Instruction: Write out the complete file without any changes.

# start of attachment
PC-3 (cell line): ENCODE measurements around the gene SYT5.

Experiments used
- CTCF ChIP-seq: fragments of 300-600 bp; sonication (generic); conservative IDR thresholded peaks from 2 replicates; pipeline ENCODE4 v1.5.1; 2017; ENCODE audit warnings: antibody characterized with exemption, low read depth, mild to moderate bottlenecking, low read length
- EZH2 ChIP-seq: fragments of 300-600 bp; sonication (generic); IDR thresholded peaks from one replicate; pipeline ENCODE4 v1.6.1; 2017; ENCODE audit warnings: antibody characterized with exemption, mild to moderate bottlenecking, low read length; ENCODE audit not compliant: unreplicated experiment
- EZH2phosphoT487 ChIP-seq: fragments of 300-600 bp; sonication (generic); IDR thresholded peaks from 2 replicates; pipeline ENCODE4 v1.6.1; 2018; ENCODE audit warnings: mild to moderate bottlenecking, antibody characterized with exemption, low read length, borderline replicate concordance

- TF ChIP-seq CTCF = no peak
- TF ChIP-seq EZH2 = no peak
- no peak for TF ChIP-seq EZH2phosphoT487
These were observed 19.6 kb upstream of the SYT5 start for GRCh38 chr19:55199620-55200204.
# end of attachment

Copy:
PC-3 (cell line): ENCODE measurements around the gene SYT5.

Experiments used
- CTCF ChIP-seq: fragments of 300-600 bp; sonication (generic); conservative IDR thresholded peaks from 2 replicates; pipeline ENCODE4 v1.5.1; 2017; ENCODE audit warnings: antibody characterized with exemption, low read depth, mild to moderate bottlenecking, low read length
- EZH2 ChIP-seq: fragments of 300-600 bp; sonication (generic); IDR thresholded peaks from one replicate; pipeline ENCODE4 v1.6.1; 2017; ENCODE audit warnings: antibody characterized with exemption, mild to moderate bottlenecking, low read length; ENCODE audit not compliant: unreplicated experiment
- EZH2phosphoT487 ChIP-seq: fragments of 300-600 bp; sonication (generic); IDR thresholded peaks from 2 replicates; pipeline ENCODE4 v1.6.1; 2018; ENCODE audit warnings: mild to moderate bottlenecking, antibody characterized with exemption, low read length, borderline replicate concordance

- TF ChIP-seq CTCF = no peak
- TF ChIP-seq EZH2 = no peak
- no peak for TF ChIP-seq EZH2phosphoT487
These were observed 19.6 kb upstream of the SYT5 start for GRCh38 chr19:55199620-55200204.